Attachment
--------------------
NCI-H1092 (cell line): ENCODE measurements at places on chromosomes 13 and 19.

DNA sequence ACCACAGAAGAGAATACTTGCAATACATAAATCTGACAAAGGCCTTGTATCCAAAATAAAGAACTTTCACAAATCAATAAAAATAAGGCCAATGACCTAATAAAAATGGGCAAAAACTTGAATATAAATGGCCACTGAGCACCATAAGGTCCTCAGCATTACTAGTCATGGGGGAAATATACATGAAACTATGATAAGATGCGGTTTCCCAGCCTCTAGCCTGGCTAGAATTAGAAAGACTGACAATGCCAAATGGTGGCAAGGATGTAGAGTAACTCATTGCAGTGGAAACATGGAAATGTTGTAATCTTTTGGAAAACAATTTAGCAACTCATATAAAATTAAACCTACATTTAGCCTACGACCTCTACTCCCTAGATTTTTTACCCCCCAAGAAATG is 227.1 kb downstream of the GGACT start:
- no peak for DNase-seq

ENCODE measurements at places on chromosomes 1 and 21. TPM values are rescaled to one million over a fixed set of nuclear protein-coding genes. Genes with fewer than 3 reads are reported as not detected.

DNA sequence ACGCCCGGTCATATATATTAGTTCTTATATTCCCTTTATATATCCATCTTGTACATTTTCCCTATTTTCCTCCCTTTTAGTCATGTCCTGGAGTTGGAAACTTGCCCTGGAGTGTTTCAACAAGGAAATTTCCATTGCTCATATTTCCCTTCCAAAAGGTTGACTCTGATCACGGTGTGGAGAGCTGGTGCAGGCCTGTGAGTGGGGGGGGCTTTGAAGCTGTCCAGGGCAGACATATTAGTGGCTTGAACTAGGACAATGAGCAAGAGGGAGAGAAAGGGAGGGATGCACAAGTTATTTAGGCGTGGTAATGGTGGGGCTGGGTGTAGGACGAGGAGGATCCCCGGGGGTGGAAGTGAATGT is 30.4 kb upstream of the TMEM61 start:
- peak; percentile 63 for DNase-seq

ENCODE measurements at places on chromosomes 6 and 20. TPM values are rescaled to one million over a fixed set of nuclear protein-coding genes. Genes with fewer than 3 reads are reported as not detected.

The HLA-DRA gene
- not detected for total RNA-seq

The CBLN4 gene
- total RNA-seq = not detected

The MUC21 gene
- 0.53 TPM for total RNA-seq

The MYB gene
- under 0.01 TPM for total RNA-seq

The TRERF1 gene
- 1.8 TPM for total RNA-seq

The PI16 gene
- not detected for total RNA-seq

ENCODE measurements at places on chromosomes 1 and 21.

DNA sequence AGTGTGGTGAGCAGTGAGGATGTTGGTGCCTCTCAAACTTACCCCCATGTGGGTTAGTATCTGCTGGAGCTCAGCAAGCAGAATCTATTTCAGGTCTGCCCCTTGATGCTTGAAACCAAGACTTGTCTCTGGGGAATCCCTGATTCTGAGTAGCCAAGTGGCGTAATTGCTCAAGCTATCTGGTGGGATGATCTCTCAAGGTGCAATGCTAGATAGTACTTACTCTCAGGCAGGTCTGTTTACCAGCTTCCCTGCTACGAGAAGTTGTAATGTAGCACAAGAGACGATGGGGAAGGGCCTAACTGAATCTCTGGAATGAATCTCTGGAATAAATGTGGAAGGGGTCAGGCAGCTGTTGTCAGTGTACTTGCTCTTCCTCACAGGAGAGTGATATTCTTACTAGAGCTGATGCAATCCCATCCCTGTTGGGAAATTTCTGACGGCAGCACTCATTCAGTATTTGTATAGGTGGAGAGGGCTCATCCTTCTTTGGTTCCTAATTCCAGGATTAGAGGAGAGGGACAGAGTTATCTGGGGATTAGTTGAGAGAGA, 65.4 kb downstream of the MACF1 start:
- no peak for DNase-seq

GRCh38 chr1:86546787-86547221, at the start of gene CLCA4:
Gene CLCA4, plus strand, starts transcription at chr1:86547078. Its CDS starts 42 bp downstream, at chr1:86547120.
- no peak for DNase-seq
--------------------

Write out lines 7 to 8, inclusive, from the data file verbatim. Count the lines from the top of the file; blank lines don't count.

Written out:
ENCODE measurements at places on chromosomes 6 and 20. TPM values are rescaled to one million over a fixed set of nuclear protein-coding genes. Genes with fewer than 3 reads are reported as not detected.

The HLA-DRA gene